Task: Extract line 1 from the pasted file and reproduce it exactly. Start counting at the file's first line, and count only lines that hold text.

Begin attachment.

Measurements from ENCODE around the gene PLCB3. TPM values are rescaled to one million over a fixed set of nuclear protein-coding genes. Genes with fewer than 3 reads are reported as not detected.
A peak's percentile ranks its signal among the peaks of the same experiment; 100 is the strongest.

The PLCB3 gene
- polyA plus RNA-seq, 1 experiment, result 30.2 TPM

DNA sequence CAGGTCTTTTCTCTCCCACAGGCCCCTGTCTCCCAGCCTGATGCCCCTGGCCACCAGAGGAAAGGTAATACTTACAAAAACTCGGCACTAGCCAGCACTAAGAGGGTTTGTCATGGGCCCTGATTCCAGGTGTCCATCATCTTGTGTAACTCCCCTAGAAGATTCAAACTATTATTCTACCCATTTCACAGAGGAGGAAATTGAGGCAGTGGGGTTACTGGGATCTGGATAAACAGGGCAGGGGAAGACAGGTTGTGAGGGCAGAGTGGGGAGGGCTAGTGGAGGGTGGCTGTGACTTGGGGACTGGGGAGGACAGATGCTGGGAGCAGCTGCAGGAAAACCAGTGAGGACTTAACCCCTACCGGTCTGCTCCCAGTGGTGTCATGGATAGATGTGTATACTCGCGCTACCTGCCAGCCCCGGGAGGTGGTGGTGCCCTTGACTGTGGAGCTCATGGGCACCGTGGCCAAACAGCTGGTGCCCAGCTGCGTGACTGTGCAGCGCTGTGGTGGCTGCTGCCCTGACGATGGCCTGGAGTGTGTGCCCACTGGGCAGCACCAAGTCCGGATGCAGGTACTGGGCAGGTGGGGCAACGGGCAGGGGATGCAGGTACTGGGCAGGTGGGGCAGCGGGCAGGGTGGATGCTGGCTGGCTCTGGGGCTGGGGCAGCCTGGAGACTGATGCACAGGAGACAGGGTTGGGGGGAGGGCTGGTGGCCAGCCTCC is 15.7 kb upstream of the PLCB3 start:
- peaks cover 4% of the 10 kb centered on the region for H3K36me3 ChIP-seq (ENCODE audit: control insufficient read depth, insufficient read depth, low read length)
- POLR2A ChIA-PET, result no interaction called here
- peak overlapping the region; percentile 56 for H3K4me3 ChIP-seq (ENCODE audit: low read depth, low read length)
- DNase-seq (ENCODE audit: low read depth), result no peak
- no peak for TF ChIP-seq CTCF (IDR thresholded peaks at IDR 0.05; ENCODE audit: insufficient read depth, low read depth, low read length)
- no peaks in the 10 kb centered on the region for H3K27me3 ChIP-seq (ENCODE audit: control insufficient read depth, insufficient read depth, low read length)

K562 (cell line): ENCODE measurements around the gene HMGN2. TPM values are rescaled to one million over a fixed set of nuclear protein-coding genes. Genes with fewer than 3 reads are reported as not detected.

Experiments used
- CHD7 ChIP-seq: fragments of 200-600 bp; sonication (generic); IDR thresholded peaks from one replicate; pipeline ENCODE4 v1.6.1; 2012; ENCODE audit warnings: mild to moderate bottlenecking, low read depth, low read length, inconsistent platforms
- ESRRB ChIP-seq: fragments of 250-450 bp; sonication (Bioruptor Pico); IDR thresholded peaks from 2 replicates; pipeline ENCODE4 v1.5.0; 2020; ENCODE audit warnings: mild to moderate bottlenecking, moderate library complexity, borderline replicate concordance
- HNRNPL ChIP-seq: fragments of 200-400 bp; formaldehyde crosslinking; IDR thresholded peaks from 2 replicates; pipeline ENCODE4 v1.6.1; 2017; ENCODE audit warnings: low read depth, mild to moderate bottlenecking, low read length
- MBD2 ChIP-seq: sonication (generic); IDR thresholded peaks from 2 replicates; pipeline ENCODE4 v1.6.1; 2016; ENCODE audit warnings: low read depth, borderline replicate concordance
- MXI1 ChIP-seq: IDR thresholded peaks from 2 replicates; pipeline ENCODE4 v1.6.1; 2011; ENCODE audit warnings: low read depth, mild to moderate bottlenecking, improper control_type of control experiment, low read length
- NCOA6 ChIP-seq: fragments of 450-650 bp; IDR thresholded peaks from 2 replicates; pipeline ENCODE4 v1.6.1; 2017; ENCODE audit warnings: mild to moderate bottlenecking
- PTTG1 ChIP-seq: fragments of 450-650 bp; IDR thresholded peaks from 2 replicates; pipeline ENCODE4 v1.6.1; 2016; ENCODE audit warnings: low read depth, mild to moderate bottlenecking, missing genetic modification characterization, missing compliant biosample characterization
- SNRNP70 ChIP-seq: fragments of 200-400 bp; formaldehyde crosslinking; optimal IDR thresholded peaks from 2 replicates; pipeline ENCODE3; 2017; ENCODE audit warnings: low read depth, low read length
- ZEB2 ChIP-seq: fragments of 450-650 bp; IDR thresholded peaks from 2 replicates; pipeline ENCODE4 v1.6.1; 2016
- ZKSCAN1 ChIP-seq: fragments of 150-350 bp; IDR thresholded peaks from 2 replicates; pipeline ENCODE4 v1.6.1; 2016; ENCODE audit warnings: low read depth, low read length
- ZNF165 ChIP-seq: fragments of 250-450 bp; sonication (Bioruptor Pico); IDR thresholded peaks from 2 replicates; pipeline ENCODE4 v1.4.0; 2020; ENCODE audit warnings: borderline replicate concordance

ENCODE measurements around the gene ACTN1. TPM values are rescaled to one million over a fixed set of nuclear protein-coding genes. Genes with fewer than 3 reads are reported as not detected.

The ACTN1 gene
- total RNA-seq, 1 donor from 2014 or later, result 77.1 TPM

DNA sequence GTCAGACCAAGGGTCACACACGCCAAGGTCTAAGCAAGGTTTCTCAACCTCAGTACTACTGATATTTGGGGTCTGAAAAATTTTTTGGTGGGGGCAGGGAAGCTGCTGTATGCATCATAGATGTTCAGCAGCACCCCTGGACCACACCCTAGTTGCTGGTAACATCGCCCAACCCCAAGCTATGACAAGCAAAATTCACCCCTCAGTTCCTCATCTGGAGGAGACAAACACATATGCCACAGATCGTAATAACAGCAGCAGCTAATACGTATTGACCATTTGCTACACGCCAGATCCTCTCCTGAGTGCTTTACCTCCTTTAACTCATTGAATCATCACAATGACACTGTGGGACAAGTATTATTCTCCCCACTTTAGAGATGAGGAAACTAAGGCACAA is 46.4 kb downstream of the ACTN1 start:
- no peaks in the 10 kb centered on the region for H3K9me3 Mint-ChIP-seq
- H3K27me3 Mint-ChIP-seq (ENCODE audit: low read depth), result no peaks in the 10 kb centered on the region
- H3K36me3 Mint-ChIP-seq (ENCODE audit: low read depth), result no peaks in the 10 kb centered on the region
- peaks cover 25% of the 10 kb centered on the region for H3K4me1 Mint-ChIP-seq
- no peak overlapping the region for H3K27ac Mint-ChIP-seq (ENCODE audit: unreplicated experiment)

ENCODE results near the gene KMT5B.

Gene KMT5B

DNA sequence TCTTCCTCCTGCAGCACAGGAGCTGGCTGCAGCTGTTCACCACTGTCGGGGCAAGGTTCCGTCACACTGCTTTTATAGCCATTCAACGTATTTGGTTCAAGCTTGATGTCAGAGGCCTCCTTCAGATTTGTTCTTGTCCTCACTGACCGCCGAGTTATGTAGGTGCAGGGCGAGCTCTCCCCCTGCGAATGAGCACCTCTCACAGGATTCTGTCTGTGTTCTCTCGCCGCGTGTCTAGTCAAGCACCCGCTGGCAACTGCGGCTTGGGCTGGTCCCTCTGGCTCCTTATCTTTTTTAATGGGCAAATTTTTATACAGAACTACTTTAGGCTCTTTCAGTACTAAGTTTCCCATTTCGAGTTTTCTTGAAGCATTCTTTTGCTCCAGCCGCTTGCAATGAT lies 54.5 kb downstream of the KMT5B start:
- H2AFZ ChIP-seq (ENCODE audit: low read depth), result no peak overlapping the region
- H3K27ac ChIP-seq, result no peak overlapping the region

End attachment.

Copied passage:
Measurements from ENCODE around the gene PLCB3. TPM values are rescaled to one million over a fixed set of nuclear protein-coding genes. Genes with fewer than 3 reads are reported as not detected.